Aurora Leigh Summary and Study Guide
SuperSummary, a modern alternative to SparkNotes and CliffsNotes, offers high-quality study guides for challenging works of literature. This 37-page guide for “Aurora Leigh” by Elizabeth Barrett Browning includes detailed chapter summaries and analysis covering 9 chapters, as well as several more in-depth sections of expert-written literary analysis. Featured content includes commentary on major characters, 25 important quotes, essay topics, and key themes like Social Justice and The “Woman Question”.
Elizabeth Barrett-Browning’s poem-novel Aurora Leigh, first published in 1856, divided critics, causing a stir in its stance on contemporary debates regarding class and gender. Aurora Leigh is the first feature-length poem in English to place a female artist at the center of the plot, and catapulted its equally atypical female author to near poet laureate status, and transatlantic fame, in a time in which misogyny was the norm. It did so by ingeniously and controversially tapping into the 18th-century zeitgeist, touching on subjects such as social class, the Industrial Revolution, aesthetics and religion. It was in part due to this singularity of form and content that Aurora Leigh was described by the eminent Victorian critic John Ruskin as “the greatest poem in the English language.”
The epic poem is written in blank verse and takes place over the course of nine books. The first book opens with a description of the Florentine childhood of the protagonist, Aurora Leigh. This is followed by the revelation of her mother’s death when she is 4 and her father’s death when she is 13. In the intervening years, her English father instilled in Aurora a love of literature. She is sent to England to live with her Aunt at Leigh Hall, the family’s homestead, where her aspirations to become a writer prevail over the typical woman’s education her aunt provides.
The second book begins on Aurora’s twentieth birthday, with a marriage proposal from her cousin, Romney Leigh. Romney tries to dissuade her from writing, asserting that women’s artistic ability is inferior to that of men’s. Aurora retorts by saying he is preoccupied with social work, and rejects him. Aurora’s aunt reminds her that she will inherit nothing if she doesn’t marry Romney. After her aunt dies, Romney offers Aurora a share of the inheritance, which she rejects and instead moves to London, to become a poet.
At the opening of Book 3, Aurora is living in an apartment in London where she has earned some poetic renown, though she remains unsatisfied. She receives a visit from Lady Waldemar, who asks Aurora to help her dissuade Romney from marrying Marian Erle, whom he has met through his social work. Unimpressed with Lady Waldemar, Aurora sends her on her way. She visits Marian, and hears the story of her difficult upbringing, which includes evading being sold into prostitution.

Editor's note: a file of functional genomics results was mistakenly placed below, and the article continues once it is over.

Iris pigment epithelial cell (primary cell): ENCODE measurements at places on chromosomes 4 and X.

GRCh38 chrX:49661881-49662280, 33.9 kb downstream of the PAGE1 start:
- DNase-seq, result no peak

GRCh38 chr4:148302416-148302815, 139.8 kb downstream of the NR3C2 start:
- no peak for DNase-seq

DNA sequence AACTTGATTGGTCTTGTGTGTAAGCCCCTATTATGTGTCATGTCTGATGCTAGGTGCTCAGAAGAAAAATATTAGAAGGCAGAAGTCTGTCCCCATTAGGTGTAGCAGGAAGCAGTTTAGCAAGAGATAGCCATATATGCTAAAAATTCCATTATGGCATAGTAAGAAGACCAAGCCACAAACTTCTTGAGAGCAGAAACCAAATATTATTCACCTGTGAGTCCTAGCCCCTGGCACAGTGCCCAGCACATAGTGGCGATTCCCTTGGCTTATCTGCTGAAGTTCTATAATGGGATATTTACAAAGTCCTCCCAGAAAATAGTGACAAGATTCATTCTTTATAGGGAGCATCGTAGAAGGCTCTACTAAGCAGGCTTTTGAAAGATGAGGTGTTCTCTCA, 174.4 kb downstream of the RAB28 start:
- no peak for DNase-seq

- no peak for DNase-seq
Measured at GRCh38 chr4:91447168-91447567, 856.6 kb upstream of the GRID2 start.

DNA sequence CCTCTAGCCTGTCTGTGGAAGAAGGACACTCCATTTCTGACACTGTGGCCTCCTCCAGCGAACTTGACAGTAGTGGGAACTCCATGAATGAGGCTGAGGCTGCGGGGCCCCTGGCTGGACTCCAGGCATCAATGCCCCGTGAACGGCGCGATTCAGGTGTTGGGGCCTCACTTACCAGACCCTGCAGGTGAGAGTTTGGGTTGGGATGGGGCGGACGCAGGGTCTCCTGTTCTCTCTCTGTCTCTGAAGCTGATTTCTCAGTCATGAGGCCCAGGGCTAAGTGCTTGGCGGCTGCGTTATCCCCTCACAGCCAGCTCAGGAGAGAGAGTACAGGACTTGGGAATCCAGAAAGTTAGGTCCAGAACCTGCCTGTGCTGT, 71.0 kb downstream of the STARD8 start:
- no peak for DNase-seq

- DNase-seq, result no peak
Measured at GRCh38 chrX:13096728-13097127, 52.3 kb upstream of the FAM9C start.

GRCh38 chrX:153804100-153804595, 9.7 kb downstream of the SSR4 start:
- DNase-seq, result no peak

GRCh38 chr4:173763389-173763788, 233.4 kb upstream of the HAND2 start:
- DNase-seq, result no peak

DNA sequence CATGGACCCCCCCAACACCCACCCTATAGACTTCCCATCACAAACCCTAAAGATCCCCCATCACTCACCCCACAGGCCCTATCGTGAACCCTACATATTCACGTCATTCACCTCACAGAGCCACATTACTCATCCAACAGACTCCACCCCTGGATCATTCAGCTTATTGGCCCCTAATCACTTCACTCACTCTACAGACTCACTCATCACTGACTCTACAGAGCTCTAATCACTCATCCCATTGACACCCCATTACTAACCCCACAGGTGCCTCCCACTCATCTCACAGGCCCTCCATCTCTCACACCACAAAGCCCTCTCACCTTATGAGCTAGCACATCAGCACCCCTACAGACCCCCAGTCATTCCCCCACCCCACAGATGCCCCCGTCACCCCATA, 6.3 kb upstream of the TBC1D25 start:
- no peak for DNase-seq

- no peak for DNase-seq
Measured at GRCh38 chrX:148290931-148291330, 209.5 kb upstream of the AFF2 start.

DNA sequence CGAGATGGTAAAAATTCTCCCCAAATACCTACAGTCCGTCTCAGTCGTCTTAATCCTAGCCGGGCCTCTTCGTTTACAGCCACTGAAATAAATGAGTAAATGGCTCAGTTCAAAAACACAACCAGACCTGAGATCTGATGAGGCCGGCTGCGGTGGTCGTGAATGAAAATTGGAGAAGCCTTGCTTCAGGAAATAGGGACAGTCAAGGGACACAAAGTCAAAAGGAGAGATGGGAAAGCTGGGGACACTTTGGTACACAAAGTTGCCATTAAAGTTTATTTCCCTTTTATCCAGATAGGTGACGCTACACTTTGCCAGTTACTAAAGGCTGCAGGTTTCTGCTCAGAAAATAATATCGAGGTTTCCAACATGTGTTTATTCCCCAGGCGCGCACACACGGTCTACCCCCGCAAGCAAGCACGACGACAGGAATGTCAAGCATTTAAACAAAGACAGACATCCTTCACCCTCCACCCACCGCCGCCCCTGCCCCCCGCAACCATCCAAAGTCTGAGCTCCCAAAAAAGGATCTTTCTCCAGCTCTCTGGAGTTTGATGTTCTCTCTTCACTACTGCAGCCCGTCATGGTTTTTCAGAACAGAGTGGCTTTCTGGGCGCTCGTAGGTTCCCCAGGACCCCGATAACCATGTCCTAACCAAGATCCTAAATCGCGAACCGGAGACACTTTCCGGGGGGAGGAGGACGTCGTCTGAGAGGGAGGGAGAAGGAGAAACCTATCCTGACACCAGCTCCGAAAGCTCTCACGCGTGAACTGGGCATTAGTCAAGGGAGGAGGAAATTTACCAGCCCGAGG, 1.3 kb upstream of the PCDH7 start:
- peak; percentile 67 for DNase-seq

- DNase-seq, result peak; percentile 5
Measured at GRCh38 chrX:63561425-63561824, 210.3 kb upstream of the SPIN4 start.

In Book 4, Aurora gives her blessing to Romney and Marian. After the cousins talk, however, Aurora begins to realize that she has feelings for her cousin. Marian stands Romney up at the wedding, apologizing in a letter in which she says she believes she is not worthy of him. Romney and Aurora discuss their struggles with social work and art.
Aurora continues to be creatively frustrated in Book 5, and longs for inspiration and love. It has been almost two years since she saw Romney, but hears news of him at a party. It transpires that Romney has transformed Leigh Hall into a poor house, and is engaged to Lady Waldemar. Questioning whether Romney could have loved her or Marian, she departs for Italy.
Pausing in Paris at the opening of Book 6, Aurora chances upon Marian Erle, who has a child. Rather than becoming pregnant through promiscuity, Marian was raped. Marian tells Aurora that Lady Waldemar made her believe that Romney didn’t love her. Lady Waldemar’s maid accompanied her to France, where she sold her to a brothel. Marian was raped before escaping.
Marian continues her painful tale in Book 7, which concludes with the birth of her son, whom she loves dearly. The trio depart together for Italy, and Aurora writes an angry letter to Lady Waldemar, but says nothing to Romney, whom she believes to be happy. Aurora feels lonely in Italy, and thinks of Romney and her own childhood in Italy.
Some years elapse, and Aurora, Marian and her son are living outside Florence in Book 8. Romney arrives all of a sudden, complimenting Aurora on her book. Believing him to have married Lady Waldemar, Aurora is curt with him. Romney tells Aurora that his social work has failed, and Leigh Hall has been torched by an angry mob. Romney laughingly reveals that he did not marry Lady Waldemar, and hands Aurora a letter from her.
In the final book, Lady Waldemar defends herself by saying that she never intended to harm Marian, and that she realized that Romney loves Aurora instead. Dutifully, Romney plans to marry Marian, who rejects him, saying she only loves her child. Romney and Aurora forgive each other, and Romney reveals he has gone blind. The couple profess love for each other, and the poem concludes with a celestial vision of a new age.